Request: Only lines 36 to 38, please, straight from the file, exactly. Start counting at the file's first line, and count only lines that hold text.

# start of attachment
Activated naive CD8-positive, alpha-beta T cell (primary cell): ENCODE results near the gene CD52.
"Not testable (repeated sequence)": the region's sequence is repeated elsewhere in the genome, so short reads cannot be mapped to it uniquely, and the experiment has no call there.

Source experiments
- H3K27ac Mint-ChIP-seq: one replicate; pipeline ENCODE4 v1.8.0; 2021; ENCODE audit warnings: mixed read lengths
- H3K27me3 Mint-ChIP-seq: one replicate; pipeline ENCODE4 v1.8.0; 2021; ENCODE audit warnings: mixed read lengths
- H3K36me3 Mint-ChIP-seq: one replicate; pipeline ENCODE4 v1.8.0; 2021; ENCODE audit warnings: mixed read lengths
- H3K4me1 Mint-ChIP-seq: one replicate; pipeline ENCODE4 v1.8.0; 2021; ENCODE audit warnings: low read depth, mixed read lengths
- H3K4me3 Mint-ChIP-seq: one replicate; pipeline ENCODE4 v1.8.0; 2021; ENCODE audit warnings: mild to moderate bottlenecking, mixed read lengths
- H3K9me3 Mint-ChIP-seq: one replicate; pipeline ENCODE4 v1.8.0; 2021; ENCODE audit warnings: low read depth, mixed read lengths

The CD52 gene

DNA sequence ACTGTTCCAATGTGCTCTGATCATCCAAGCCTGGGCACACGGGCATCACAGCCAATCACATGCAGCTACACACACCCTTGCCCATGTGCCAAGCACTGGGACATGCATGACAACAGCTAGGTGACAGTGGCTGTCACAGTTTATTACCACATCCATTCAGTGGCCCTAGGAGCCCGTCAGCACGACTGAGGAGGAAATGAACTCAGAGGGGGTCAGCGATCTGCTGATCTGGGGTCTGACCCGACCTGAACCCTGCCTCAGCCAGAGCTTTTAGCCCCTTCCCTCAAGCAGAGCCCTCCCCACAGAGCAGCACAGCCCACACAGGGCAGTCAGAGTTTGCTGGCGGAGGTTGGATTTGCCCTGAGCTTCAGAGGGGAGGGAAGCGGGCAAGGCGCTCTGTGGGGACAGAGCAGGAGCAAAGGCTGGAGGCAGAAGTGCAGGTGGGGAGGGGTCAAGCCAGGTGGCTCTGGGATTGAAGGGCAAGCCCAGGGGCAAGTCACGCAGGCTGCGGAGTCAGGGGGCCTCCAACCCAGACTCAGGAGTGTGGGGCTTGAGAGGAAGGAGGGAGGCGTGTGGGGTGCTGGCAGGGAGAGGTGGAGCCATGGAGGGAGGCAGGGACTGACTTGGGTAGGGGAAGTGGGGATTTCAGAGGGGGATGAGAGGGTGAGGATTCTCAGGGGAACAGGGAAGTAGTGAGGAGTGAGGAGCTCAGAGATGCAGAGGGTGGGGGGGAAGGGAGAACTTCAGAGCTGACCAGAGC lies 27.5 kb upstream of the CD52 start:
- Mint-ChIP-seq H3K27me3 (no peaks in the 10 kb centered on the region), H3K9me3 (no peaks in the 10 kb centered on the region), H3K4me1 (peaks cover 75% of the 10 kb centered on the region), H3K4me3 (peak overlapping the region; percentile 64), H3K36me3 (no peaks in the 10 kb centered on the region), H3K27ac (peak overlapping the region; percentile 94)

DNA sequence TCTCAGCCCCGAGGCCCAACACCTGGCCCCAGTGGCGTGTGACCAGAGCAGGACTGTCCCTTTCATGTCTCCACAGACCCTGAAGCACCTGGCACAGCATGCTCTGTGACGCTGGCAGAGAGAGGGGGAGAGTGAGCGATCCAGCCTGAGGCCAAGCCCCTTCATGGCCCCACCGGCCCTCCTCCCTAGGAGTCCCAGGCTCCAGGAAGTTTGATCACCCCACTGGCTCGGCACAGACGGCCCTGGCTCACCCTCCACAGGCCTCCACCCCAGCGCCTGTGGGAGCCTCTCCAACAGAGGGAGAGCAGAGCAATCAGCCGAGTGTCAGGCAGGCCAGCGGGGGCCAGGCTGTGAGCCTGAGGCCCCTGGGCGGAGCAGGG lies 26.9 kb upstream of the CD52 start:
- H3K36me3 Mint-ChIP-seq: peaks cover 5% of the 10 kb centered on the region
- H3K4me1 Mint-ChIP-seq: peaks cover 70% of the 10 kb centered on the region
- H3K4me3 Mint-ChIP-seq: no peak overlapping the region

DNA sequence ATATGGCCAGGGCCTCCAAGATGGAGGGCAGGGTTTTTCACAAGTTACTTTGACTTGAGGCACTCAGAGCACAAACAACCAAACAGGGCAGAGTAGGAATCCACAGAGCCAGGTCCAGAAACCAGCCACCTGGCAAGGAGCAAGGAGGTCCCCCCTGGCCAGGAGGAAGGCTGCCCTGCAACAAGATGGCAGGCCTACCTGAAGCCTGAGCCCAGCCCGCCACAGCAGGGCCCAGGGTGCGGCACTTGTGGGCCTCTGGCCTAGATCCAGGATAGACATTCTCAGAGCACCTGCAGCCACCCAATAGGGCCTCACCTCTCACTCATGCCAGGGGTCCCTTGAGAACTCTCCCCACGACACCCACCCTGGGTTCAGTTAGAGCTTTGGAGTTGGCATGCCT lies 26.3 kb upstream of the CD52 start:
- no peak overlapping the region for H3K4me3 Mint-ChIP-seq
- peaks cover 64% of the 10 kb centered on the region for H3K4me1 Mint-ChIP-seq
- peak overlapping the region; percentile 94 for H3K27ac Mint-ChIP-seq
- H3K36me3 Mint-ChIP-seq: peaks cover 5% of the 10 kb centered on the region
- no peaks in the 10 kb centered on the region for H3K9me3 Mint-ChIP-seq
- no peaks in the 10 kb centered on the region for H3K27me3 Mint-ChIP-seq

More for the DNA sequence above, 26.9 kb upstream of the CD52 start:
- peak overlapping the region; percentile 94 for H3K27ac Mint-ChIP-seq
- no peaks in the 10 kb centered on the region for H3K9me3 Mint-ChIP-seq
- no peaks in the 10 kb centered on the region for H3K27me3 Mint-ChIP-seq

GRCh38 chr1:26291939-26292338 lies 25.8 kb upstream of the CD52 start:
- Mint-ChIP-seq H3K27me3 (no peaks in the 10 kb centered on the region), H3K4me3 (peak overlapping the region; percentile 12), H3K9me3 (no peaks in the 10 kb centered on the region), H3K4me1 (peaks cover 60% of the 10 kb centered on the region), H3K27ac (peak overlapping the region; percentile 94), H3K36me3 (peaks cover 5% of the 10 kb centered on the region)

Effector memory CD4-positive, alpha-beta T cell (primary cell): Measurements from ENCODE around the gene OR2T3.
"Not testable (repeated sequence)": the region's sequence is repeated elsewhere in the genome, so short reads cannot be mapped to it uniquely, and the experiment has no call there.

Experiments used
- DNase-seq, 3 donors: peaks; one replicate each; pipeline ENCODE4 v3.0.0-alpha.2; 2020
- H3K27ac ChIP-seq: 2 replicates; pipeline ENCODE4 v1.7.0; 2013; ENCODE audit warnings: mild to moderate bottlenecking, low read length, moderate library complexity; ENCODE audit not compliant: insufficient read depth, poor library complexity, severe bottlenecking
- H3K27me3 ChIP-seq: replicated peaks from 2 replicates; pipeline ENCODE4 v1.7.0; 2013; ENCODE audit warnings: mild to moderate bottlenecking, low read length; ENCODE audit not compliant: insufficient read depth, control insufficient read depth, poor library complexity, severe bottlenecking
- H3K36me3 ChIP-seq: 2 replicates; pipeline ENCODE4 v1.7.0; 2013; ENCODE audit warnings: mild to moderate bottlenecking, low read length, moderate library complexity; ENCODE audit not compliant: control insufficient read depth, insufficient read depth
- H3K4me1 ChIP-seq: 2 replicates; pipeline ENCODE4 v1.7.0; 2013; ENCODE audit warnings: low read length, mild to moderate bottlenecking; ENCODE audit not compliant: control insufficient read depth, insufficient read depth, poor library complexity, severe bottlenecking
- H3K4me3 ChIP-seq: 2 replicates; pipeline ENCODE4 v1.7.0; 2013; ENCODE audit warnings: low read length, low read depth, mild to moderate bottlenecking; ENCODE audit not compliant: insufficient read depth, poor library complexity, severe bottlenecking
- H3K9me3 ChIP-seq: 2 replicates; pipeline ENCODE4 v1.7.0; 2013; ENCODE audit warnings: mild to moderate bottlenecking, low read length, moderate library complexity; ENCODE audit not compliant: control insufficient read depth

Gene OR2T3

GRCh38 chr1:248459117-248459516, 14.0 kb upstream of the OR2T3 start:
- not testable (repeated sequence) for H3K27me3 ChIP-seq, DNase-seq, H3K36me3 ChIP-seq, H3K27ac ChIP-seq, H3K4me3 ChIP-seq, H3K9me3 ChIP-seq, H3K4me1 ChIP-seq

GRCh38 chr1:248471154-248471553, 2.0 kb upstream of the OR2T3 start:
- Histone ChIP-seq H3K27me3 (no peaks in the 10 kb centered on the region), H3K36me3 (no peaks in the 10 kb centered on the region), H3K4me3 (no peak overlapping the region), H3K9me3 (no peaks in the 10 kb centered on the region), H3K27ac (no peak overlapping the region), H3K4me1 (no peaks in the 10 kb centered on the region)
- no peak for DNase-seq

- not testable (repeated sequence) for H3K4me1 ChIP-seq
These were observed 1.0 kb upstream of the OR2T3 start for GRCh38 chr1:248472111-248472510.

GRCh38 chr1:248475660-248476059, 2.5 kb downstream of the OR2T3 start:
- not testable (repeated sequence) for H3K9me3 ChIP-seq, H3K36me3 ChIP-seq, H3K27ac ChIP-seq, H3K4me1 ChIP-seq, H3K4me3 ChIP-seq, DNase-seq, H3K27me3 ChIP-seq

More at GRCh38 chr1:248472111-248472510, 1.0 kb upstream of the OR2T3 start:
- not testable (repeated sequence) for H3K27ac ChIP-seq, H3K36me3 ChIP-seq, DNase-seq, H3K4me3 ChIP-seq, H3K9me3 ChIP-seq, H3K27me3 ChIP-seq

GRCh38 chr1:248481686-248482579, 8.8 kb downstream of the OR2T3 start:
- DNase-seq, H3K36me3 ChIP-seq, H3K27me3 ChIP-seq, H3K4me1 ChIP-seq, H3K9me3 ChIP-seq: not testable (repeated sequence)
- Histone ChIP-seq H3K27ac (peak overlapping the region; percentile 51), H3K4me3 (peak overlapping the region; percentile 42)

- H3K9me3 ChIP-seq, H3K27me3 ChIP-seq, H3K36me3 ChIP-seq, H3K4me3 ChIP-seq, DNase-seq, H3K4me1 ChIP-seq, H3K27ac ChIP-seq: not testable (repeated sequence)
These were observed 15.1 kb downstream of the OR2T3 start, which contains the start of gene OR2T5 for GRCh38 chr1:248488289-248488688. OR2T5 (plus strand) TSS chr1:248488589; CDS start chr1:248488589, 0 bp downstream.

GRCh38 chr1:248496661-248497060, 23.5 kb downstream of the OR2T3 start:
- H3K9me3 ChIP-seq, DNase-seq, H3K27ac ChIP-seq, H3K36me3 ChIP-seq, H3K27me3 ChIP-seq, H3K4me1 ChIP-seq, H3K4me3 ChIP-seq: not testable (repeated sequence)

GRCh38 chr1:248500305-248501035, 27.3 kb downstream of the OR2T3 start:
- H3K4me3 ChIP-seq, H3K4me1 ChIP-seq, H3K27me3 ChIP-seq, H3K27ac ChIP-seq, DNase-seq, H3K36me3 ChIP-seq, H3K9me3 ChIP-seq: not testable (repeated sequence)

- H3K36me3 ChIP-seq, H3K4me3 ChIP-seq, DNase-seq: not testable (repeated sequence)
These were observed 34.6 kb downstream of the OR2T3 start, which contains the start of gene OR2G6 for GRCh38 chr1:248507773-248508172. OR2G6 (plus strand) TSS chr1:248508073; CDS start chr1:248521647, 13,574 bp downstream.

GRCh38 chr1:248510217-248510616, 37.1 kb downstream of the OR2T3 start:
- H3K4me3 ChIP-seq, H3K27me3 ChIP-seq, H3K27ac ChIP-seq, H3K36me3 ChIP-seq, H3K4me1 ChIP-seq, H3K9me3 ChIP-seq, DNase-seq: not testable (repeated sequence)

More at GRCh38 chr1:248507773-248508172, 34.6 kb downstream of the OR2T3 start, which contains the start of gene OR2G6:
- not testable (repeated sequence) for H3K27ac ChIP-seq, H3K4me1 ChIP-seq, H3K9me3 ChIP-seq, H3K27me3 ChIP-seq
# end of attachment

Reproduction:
- H3K36me3 ChIP-seq: 2 replicates; pipeline ENCODE4 v1.7.0; 2013; ENCODE audit warnings: mild to moderate bottlenecking, low read length, moderate library complexity; ENCODE audit not compliant: control insufficient read depth, insufficient read depth
- H3K4me1 ChIP-seq: 2 replicates; pipeline ENCODE4 v1.7.0; 2013; ENCODE audit warnings: low read length, mild to moderate bottlenecking; ENCODE audit not compliant: control insufficient read depth, insufficient read depth, poor library complexity, severe bottlenecking
- H3K4me3 ChIP-seq: 2 replicates; pipeline ENCODE4 v1.7.0; 2013; ENCODE audit warnings: low read length, low read depth, mild to moderate bottlenecking; ENCODE audit not compliant: insufficient read depth, poor library complexity, severe bottlenecking